Sunday, May 24, 2009 3:16 AM
Andra Wisnu , The Jakarta Post , Jakarta | Fri, 05/22/2009 12:24 PM | City
Conventional classroom: In a conventional classroom like this one in an elementary school in Central Jakarta, children mostly sit throughout the entire school day, directly facing the chalkboard. JP/Ricky YudhistiraConventional classroom: In a conventional classroom like this one in an elementary school in Central Jakarta, children mostly sit throughout the entire school day, directly facing the chalkboard. JP/Ricky Yudhistira
Pria Saptono, a math teacher at Sevilla School in Pulomas, East Jakarta, thought he could squeeze in some character building lessons for his students by having them compete in an international math competition.
“The Gauss contest puts more emphasis on student’s abilities in figuring out logical solutions to mathematical problems, since children are free to use their own methods,” Pria said, referring to the 2009 Gauss test — a Canadian mathematics competition held at Sevilla School on Saturday.
This was one of Pria’s attempts to develop his student’s willingness to learn by making mathematics fun, as opposed to information-cramming to get students through the national exams.
“The national exams focus so much on solving problems using formulas, teachers are pressed to cram as much as they can into students’ minds, which I think causes students to forget the essence of learning.
“As a teacher, I would be doing a disservice to my students and their parents if I didn’t teach them the more fun aspects of problem solving.”
Many of the city’s teachers have questioned Indonesia’s education system since apparently it can produce International Science Olympics gold-medalists, and yet the country still ranks high among the most corrupt in the world.
In response to this perceived shortfall, many have begun investing in character education programs, social work and friendly competitions to develop students’ characters.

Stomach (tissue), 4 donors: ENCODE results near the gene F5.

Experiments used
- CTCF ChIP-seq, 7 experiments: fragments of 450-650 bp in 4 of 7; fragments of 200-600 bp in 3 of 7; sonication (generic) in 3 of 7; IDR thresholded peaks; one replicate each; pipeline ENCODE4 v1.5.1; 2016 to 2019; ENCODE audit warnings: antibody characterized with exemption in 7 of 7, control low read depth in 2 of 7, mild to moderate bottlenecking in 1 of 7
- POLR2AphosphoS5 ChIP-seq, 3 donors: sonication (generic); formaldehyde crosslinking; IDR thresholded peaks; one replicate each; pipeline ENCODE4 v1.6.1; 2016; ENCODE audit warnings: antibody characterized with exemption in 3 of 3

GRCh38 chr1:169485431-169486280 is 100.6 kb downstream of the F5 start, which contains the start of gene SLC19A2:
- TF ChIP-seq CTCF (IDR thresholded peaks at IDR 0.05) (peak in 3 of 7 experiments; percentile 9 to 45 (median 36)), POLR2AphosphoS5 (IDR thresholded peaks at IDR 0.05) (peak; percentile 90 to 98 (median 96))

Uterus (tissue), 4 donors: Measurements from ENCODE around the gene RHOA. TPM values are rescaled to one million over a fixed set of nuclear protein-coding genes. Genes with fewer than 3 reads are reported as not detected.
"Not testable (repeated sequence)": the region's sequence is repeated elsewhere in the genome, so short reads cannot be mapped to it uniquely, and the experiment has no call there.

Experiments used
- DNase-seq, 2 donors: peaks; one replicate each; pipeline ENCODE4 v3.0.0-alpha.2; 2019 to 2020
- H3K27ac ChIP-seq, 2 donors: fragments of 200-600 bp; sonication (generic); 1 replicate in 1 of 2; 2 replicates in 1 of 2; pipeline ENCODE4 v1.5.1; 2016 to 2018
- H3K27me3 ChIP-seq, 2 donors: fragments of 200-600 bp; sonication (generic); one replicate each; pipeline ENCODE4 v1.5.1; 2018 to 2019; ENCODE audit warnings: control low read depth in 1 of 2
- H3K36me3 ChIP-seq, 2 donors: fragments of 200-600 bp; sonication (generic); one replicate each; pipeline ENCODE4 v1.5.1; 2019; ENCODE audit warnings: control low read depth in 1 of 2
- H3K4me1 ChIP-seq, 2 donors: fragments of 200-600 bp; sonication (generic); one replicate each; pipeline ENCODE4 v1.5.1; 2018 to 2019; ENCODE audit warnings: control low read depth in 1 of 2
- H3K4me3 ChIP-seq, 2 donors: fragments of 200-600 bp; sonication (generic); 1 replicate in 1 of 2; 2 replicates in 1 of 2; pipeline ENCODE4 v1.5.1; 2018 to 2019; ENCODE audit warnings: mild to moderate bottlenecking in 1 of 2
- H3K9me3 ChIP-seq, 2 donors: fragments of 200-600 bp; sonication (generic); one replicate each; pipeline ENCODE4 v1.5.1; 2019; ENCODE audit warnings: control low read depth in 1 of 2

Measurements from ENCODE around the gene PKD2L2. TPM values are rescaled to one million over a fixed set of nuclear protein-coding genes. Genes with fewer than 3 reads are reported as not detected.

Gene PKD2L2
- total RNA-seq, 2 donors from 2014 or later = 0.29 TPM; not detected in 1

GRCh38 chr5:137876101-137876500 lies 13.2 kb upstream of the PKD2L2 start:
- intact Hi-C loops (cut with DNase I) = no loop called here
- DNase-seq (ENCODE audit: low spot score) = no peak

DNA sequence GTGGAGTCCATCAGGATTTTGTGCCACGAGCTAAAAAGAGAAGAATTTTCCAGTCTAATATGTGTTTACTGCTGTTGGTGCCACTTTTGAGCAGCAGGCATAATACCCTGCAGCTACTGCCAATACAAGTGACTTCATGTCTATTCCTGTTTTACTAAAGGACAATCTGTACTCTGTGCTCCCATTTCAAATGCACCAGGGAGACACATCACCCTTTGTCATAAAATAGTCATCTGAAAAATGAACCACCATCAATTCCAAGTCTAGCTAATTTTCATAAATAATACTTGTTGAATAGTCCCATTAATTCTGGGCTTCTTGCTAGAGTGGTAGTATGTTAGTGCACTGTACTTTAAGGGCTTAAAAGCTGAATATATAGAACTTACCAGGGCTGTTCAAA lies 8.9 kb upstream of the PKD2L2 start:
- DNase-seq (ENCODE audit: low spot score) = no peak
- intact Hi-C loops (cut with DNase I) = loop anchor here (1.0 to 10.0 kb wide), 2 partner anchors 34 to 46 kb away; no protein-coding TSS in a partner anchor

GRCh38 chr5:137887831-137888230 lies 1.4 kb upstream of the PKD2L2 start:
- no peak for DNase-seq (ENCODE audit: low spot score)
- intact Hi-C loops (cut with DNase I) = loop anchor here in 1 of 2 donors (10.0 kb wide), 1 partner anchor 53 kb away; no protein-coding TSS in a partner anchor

There is the aptly named Character School on Jl. Raya Bogor, Depok, which focuses completely on character training. Here teachers encourage students to find their main interests and focus on them.
The studies slip into cognitive learning, but focus on making sure children end up wanting to learn.
Then there’s Cikal School in Cilandak, which works to involve children’s parents in their schooling, with community work and psychological techniques to enable children’s characters to develop.
Teachers like Pria who do not teach at such schools, can only do their best to make sure children leave the classroom not just smarter, but also more responsible.
“I don’t think children from my school will grow up without morals,” said Betsy Eliana, a kindergarten teacher at the Al-Azhar mosque in Rawamangun.
“Morals are an important part of our lessons, which we impart using examples of how the Prophet acted.”
Sri Sungging Sumunan, also a kindergarten teacher at Al-Azhar, said children did not get enough character education.
“Especially students at public schools. I think private school teachers have more time to impart important moral lessons,” Sri said.
Character School executive director Rahma Dewi criticized public schools’ moral education (PPKn) programs under the national curriculum.
“Just compare the amount of time given to moral education, and even art lessons, to math and science classes. It’s astounding how much the government is ignoring this important facet of children’s development,” she added.
Earlier this month, the Sampoerna Foundation funded a training workshop for teachers, led by Thomas J. Martinek, an education professor from the Kinesiology department of the University of North Carolina.
Martinek said Indonesian students shared similar problems to students in the United States, with teachers in Indonesia unable to figure out ways to develop students’ characters.
Thomas urged the government to support character education in through the curriculum, instead of just slipping moral lessons into schools without correct implementation.
“The Obama administration has poured a lot of money into character education and I do think it is a growing trend. In fact, it should be the logical trend because it is certainly the most important aspect of educating children.”